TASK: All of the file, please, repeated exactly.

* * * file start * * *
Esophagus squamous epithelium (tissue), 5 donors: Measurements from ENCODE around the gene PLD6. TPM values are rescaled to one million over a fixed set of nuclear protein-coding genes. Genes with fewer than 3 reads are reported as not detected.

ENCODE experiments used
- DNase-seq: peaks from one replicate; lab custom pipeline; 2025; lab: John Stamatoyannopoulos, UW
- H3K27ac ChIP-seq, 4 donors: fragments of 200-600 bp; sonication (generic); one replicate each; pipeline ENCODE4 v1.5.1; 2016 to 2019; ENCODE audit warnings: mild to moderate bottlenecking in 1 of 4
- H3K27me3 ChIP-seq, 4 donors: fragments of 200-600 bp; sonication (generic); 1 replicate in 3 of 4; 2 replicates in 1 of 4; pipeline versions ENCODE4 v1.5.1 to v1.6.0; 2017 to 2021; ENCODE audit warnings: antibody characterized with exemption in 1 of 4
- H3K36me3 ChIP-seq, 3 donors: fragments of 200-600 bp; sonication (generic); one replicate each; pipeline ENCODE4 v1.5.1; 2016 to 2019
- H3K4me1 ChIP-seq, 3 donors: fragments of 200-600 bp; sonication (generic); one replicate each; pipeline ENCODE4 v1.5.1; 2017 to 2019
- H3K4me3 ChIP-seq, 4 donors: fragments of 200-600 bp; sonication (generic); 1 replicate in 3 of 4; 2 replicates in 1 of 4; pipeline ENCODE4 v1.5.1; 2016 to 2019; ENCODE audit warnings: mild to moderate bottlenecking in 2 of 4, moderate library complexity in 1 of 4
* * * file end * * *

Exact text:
Esophagus squamous epithelium (tissue), 5 donors: Measurements from ENCODE around the gene PLD6. TPM values are rescaled to one million over a fixed set of nuclear protein-coding genes. Genes with fewer than 3 reads are reported as not detected.

ENCODE experiments used
- DNase-seq: peaks from one replicate; lab custom pipeline; 2025; lab: John Stamatoyannopoulos, UW
- H3K27ac ChIP-seq, 4 donors: fragments of 200-600 bp; sonication (generic); one replicate each; pipeline ENCODE4 v1.5.1; 2016 to 2019; ENCODE audit warnings: mild to moderate bottlenecking in 1 of 4
- H3K27me3 ChIP-seq, 4 donors: fragments of 200-600 bp; sonication (generic); 1 replicate in 3 of 4; 2 replicates in 1 of 4; pipeline versions ENCODE4 v1.5.1 to v1.6.0; 2017 to 2021; ENCODE audit warnings: antibody characterized with exemption in 1 of 4
- H3K36me3 ChIP-seq, 3 donors: fragments of 200-600 bp; sonication (generic); one replicate each; pipeline ENCODE4 v1.5.1; 2016 to 2019
- H3K4me1 ChIP-seq, 3 donors: fragments of 200-600 bp; sonication (generic); one replicate each; pipeline ENCODE4 v1.5.1; 2017 to 2019
- H3K4me3 ChIP-seq, 4 donors: fragments of 200-600 bp; sonication (generic); 1 replicate in 3 of 4; 2 replicates in 1 of 4; pipeline ENCODE4 v1.5.1; 2016 to 2019; ENCODE audit warnings: mild to moderate bottlenecking in 2 of 4, moderate library complexity in 1 of 4